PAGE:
Election cycle 2016 has kicked into high gear, and the unrelenting battle for political power between the Democratic Party and the Republican Party has taken center stage.
This political paradigm is not new.
In a 1956 piece titled, “Why I Won’t Vote,” published in The Nation, W.E.B. Du Bois issued a statement many considered radical for his time, one that appears to be radical to some even by today’s standards. He wrote, “I believe that democracy has so far disappeared in the United States that no ‘two evils’ exist. There is but one evil party with two names, and it will be elected despite all I can do or say. There is no third party.”
It was a scathing indictment of the two-party system that still holds true today, with one caveat: There is a viable third-party option, the Green Party.
The Green Party first entered black America’s consciousness on a large scale with the 2008 candidacy of former Georgia Rep. Cynthia McKinney and Rosa Clemente, who together formed the first all-women-of-color presidential ticket in U.S. history.
Though McKinney and Clemente were not successful in their presidential bid, their diligence, as well as that of such hip-hop legends as Immortal Technique, has kept the Green Party on the nation’s radar, paving the way for Dr. Jill Stein—the party’s 2012 presidential nominee and current front-runner—and her 2012 running mate Cheri Honkala to reach black and Latino voters in a way that may have been impossible just eight years ago.
But eight years ago, there was then-Sen. Barack Obama reinvigorating America’s imagination and reintroducing cynical and apathetic voters to this nation’s possibilities. If the impossible could happen—the election of the first black president—what else might this nation be capable of achieving?
As it turns out, more of the same and, in many ways, worse—a corrupt, two-party system that gave Wall Street love taps on the wrist for the chaos it inflicted in the lives of everyday Americans; the continued privatization of education and expansion of the prison industrial complex; the erasure of black women from social-justice initiatives; wealth inequities that continue to widen along racial fault lines; heartwrenching child poverty; police brutality that continues to devastate communities of color; a war on drugs that continues to target low-income communities of color; and the catastrophic effects of environmental racism that have come to the fore everywhere from Flint, Mich., to Baltimore to Selma, Ala.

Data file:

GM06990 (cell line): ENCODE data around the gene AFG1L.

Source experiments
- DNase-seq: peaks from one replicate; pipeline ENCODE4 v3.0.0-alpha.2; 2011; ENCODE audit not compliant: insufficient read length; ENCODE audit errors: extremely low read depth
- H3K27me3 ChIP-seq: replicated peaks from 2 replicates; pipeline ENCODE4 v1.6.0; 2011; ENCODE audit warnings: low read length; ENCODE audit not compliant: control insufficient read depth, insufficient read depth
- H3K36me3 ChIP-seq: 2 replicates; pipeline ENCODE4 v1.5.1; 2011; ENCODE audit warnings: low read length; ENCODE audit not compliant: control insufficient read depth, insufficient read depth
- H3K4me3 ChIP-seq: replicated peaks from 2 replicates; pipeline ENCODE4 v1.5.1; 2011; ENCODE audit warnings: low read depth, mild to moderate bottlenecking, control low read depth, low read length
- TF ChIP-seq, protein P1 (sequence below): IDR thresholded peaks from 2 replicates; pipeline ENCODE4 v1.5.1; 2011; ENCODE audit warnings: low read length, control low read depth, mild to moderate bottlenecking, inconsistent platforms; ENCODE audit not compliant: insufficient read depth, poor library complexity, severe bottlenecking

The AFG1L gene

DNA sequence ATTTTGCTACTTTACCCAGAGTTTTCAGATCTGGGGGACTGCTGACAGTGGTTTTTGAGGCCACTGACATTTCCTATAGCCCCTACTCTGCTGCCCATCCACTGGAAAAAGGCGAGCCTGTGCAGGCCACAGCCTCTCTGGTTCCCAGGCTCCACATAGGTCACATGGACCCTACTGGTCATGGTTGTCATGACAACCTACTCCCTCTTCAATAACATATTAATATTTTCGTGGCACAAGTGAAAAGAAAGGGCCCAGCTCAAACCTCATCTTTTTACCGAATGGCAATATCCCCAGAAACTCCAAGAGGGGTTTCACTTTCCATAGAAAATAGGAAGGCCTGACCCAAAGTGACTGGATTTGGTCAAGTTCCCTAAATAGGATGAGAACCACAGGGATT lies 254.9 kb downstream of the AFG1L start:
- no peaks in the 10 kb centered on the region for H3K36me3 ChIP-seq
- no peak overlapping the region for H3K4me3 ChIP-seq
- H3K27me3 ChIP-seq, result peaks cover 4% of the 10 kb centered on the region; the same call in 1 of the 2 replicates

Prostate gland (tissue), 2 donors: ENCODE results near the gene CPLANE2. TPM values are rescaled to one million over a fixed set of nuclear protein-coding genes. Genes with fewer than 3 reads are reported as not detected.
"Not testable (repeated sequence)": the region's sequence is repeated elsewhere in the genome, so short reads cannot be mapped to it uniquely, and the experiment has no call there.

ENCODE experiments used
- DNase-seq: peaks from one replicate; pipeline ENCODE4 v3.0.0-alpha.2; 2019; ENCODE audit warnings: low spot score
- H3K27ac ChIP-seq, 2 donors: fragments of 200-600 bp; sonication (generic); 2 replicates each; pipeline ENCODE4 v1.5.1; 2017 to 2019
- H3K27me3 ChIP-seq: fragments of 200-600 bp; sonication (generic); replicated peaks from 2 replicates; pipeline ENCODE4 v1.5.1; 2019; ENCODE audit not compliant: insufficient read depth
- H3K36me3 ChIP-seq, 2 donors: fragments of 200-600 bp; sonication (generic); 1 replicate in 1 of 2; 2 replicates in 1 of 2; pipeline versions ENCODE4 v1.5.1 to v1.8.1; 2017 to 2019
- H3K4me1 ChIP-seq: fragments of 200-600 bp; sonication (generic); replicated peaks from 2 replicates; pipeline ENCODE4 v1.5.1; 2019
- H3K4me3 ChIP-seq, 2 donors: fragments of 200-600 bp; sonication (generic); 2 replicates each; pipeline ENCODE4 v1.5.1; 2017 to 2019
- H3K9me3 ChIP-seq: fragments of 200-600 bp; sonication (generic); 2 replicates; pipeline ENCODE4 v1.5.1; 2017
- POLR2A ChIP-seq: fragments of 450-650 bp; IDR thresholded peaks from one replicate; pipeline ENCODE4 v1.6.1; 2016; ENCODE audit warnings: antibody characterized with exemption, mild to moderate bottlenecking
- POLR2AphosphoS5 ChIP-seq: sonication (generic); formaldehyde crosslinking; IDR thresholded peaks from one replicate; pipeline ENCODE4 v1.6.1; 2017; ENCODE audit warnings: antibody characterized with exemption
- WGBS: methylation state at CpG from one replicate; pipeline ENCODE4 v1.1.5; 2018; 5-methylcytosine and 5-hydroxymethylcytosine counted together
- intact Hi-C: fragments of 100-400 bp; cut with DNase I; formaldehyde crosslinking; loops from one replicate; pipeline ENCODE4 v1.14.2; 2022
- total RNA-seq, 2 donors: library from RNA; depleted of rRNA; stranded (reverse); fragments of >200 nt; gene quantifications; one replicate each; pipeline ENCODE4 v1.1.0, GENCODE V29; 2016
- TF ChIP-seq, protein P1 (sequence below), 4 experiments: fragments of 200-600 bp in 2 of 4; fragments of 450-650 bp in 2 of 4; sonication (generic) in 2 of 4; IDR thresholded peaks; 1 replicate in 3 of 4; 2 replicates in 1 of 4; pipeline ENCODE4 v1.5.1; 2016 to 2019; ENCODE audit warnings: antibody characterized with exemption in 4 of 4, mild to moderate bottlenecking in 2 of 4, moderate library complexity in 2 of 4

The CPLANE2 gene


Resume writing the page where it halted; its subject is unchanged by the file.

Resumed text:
This is not to say that there has been no progress in recent years—including the Supreme Court’s legalization of marriage equality and now-President Obama’s executive decision to ban solitary confinement for minors. Still, some successes, such as the Affordable Care Act, which has made health care accessible for millions of Americans while leaving the most marginalized communities in Republican-led states without options, feel like settling.
Yet many voters dwell in the land of “lesser of two evils,” a place of fearful pragmatism and resignation, where borders and walls prevent them from reimagining what true democracy could and should be. This is by design, which is why, despite some valid critiques, Clemente continues to support the Green Party.
“The Green Party is definitely needed,” Clemente told me when I reached out to her. “It’s what an electoral, political party should represent, and its values—around issues of social justice, racial justice, women’s rights, education, the environment, as well [as] demilitarization here in the United States and abroad—is really key.
“But the national leadership doesn’t do a good job with connecting, particularly African-American and Latino young folks and working-class people,” she continued. “There’s a lot of liberal-type racism in the party, a lot of old white men and women who don’t want to step aside and let newer leadership emerge, whether it was me in 2008 or bringing on people like Kali Akuno or Jared Ball or Shamako Noble, who is running for the U.S. Senate out in California.”
Though Clemente believes that this stagnation is hindering the Green Party from reaching the 5 percent of the vote it needs to reach major-party status, she also still believes in the party’s future.
“I like a lot of what Jill represents. I voted for her in the last election, and I’m going to vote for whoever is the eventual Green Party nominee this year,” Clemente said. “Now is the time that the party needs to be making waves, when the establishment, from Republicans and the Democrats, is on trial.”